Throughout the history of the United States, various media have been employed as mediums of national and international communication. From presidents, to journalists, to civil rights organisations and beyond, visual, textual, and sound media have provided modes by which groups and individuals have conveyed their ideas, beliefs, and understandings about the U.S.
Whether it be books, photographs, paintings, music, films, or a president’s ramblings on Twitter, conflicting and complimentary forms of media have helped make meaning of the “American experience.” Throughout the centuries, events occurring within the United States have captured the attention of both domestic and overseas audiences. Neo-colonial expansion, the Black Freedom Struggle, and America’s wars – along with contemporary issues including Black Lives Matter, #MeToo, and anti-abortion legislation – have inspired local, country-wide, and transnational commentary. Different media genres have played and continue to play a vital role in the diffusion of news and opinions to the nation and to the world. In the fitting setting of the British Library – which houses collections ranging from George III’s personal library, to multi-media sources such as image and sound archives – this conference seeks to understand how the United States has been communicated across mediums and across borders.
The 2019 BAAS Postgraduate Conference invites participants from all disciplines and fields to explore media forms produced by and about America and Americans, both historically and in the present day. How has the United States been described to itself and to the world, and how have internal and overseas citizens responded? How have scholars, activists, politicians, soldiers, or artists sought to represent themselves through different mediums? How have media cultures been utilised by social movements as an agent of change or for the status quo? How has the digital age altered America’s relationship with media forms? What is the role of international actors and networks in cultivating the image of America? This conference invites an interdisciplinary approach to the employment of media as a mode of communication.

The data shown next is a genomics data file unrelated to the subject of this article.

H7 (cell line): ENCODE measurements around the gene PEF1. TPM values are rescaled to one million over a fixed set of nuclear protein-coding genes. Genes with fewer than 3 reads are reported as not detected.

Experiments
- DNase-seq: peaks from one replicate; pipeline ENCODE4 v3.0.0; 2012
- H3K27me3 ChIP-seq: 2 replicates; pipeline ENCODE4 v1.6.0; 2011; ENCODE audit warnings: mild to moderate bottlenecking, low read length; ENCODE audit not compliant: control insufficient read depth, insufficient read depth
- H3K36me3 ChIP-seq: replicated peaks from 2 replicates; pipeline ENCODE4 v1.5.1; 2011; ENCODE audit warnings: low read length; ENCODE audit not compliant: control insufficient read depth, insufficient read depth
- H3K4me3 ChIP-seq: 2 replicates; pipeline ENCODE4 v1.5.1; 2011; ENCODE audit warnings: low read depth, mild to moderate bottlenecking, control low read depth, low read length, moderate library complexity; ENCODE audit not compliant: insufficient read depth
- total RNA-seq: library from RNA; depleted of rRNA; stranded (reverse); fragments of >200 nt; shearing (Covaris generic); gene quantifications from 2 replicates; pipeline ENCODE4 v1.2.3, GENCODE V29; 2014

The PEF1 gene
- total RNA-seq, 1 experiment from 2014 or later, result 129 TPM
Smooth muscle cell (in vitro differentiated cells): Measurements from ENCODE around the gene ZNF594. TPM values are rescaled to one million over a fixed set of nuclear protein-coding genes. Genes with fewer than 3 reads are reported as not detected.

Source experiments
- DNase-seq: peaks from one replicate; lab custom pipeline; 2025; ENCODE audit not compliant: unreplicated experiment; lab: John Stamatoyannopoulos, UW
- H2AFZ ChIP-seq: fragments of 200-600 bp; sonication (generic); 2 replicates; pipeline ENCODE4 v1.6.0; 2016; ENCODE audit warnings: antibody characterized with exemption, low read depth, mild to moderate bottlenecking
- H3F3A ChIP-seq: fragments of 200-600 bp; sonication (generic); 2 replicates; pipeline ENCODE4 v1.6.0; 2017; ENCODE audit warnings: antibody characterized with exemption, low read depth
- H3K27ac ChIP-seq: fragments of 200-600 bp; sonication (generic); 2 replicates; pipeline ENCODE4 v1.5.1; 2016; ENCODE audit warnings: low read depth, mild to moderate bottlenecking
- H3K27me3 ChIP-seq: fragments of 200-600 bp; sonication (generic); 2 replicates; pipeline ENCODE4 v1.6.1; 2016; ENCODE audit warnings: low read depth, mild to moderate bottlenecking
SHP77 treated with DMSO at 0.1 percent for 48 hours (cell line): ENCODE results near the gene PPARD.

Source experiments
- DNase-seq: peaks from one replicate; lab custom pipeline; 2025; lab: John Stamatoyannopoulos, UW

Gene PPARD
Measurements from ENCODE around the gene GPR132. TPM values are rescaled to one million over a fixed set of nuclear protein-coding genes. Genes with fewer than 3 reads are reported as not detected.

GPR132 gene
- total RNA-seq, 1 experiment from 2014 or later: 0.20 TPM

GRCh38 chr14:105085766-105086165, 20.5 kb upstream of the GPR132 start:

Potential topics for papers and panels include, but are not limited to:
• Print and visual culture
• Theatre, music, and performance
• Film and television
• Journalism and photojournalism
• Digital and social medias
• Race and racism
• Ethnicity, migration, and diaspora
• Protest, activism, and social movements
• Dynamics of gender, sex, and sexuality
• Issues of class and labour
• Domestic and international identities
• Images and imaginings of America
• Indigenous communities
• Religion and belief
• Environmental and climate studies
• Memory, memorialization, and commemoration
• Vast Early America
Abstracts for individual papers should be no more than 300 words. Panel proposals should include details of each individual paper, along with a panel description. All submissions are to include the speaker’s name, institutional affiliation, email address, and a short biographical profile. The deadline for submissions is Sunday 8th September. Please submit all applications to email@example.com
BAAS is dedicated to fostering a culture of diversity and inclusion. We will give preference to panels that reflect the diversity of our field in terms of gender, ethnicity, sexual orientation, and institutional affiliation. Historically women have been disproportionately underrepresented on panels and BAAS is taking positive action, as permitted under s.158 Equality Act 2010, to enable and encourage the participation of women. For this reason all-male panel proposals will not be accepted. BAAS may constitute an all-male panel or other presentation where absolutely necessary (but any such consideration will be other than via the call for papers procedure).
Travel bursaries will be available along with subsidies to support your own childcare provision. Please complete the funding application form, and submit it along with your proposal, if you wish to be considered.
Follow us on Twitter: @baaspgr2019
Co-organisers: Lauren Eglen, University of Nottingham
Tim Galsworthy, University of Sussex